• Allow and facilitate their children to continue to love their other non-resident parent – even if they don’t like them.
  • Avoid arguing in front of children – they make arrangements (or express anger) when children can’t hear or see them.
  • Make arrangements for access directly with the other parent, communicate directly in relation to all child care areas and never use children as the go-betweens or messengers
  • Recognise that when arrangements are made, they should be made well in advance, that children are kept informed of these arrangements and that both parents stick to them.
  • Recognise that children need their love, encouragement and support and do not overload them with emotion and “spoiling” them. They will keep the relationship real.
  • Put their children’s welfare and needs before their own or any new partner.
  • Share information with the other parent about their children and agree basic house rules.
  • Will behave appropriately so that their children are not subjected to angry scenes before or after access visits.

 Helpful Guidelines

  • Allow children time for readjustment. The acknowledgement of your own sense of loss and sadness is one way of facilitating your children in coming to terms with their own feelings.
  • Never lose sight of the positives with the relationship even if it’s over. Allow your children to acknowledge these and to remember them.
  • Allow and encourage children to talk positively about a spouse/partner even though you may have negative feelings towards them.
  • Reassure your children that both parents love them and that this was your decision and they are not to blame.
  • Remember your feelings towards your partner can greatly effect your children. Bitterness and anger can hurt your children. It is really important that children are allowed respect both parents.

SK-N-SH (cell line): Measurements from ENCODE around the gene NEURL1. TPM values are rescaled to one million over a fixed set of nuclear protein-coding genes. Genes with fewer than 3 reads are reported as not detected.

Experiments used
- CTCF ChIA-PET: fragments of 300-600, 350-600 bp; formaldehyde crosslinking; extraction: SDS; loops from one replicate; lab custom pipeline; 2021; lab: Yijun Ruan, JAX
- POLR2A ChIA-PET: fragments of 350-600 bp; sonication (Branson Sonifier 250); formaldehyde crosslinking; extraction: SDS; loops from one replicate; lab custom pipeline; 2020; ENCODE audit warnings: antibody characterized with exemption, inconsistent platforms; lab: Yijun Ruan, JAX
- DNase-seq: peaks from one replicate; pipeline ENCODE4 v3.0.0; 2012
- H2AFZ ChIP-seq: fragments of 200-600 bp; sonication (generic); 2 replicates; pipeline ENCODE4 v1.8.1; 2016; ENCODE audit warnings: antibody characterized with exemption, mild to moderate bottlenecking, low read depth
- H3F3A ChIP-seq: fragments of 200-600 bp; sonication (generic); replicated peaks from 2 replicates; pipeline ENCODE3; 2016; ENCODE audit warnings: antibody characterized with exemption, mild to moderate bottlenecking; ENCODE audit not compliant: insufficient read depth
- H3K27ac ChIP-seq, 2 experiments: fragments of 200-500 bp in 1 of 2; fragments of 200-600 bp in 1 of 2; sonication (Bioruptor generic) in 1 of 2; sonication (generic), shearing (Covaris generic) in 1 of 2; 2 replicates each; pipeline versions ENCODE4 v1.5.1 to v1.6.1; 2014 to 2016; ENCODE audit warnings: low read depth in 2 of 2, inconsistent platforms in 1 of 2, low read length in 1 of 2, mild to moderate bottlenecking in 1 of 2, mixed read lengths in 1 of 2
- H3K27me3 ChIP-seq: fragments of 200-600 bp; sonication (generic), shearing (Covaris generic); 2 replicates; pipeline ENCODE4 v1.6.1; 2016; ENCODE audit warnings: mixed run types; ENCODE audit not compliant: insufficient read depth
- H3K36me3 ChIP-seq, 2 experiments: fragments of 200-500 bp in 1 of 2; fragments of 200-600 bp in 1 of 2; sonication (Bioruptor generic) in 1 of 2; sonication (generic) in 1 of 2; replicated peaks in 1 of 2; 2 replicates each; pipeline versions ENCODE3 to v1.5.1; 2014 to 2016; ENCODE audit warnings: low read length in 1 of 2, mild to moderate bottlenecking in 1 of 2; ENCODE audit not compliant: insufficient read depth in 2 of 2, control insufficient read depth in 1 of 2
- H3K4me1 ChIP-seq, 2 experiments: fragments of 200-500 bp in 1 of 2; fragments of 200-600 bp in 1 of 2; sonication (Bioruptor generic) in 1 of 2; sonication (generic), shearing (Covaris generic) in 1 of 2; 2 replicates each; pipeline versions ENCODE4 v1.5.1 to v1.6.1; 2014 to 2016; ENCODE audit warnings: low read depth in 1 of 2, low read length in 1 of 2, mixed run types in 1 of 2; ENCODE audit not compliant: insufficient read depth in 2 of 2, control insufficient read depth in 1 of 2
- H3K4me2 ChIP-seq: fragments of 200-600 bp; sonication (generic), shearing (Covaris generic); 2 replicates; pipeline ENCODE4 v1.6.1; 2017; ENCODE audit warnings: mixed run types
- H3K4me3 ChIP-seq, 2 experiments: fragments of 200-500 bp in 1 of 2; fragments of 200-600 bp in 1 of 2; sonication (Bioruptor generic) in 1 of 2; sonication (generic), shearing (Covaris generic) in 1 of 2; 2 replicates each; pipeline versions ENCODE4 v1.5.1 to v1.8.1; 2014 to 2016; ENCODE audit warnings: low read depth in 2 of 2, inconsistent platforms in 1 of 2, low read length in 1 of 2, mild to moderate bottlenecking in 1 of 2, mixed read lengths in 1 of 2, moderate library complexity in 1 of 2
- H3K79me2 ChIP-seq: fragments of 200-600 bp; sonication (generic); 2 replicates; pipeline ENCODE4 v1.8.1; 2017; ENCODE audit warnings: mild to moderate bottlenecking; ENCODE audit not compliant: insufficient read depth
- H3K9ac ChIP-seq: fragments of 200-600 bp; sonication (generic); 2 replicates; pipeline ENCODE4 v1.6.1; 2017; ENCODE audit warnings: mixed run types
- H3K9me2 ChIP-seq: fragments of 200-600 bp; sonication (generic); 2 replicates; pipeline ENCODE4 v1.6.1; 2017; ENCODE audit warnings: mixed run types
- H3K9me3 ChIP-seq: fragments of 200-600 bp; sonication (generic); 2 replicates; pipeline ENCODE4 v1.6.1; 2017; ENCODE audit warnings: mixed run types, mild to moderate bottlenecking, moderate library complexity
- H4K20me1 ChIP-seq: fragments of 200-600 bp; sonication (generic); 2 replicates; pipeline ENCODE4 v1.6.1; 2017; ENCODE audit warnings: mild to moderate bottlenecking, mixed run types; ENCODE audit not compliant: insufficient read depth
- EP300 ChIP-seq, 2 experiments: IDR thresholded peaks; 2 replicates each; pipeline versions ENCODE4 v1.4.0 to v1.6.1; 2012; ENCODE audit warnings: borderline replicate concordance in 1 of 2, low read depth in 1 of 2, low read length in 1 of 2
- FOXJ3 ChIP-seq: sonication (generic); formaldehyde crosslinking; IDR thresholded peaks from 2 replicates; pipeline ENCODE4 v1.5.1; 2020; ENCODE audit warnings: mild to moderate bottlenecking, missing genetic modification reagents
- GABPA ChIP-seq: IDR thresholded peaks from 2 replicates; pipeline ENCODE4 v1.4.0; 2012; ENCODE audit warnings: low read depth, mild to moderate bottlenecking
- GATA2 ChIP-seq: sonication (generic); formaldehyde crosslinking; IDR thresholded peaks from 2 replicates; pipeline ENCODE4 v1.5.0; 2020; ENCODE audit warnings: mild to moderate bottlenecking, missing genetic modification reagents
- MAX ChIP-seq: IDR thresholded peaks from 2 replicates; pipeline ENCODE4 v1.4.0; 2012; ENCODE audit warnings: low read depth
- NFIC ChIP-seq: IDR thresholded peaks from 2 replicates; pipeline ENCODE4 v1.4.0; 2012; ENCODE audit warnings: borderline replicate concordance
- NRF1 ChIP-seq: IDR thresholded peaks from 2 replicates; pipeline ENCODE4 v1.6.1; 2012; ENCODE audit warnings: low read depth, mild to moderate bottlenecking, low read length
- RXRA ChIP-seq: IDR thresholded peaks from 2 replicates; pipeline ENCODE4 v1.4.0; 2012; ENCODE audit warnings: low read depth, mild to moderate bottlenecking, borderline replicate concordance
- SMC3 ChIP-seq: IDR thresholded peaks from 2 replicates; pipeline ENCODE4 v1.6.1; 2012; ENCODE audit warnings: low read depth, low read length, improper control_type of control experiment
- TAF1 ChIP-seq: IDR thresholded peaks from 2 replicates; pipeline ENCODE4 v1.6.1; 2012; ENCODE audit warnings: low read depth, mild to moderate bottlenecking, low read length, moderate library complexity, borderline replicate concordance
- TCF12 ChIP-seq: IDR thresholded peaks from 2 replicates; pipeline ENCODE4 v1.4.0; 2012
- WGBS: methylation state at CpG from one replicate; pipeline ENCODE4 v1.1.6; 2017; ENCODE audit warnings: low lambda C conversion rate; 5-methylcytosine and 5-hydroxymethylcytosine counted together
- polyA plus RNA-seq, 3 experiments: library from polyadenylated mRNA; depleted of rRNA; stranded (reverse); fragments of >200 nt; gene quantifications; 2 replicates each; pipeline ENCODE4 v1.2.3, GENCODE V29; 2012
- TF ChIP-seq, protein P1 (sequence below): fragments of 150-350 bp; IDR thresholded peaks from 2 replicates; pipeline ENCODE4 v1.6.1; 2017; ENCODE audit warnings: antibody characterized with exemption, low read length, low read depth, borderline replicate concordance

• Never force your child to choose between parents or take sides.
  • Separation and its immediate aftermath is almost always a difficult time for children. Where possible parents should endeavour to ensure that children have as little as possible other dislocation or change. Where possible children should remain in the same house and community, siblings should be together as much as possible.
  • Children will be more loving and accepting of parents who allow them more choice and options.

It Helps to…

  • Put aside time to listen to your children, even if you are feeling rushed, tired, irritable, preoccupied or upset.
  • Encourage your children to talk about their feelings about the separation.
  • Try to listen when your child is behaving or acting badly as they might be trying to tell you they are feeling sad too.
  • Be wary of making promises unless you are sure you can keep them.
  • Respect your children’s right to privacy if they won’t talk, they may be willing to talk if you give them time.
  • Some children may experience serious long-term difficulties as a result of parental separation. In such cases it is necessary to explore professional therapeutic options for them.

Provided by “ISPCC” Irish Society for the Prevention of Cruelty to Children www.ispcc.ie
For advice/ Support ISPCC Support Line (Mon-Fri 9am-5pm) 01 676 7960 Childline – 24hours a day 1800 66 66 66 / www.childline.ie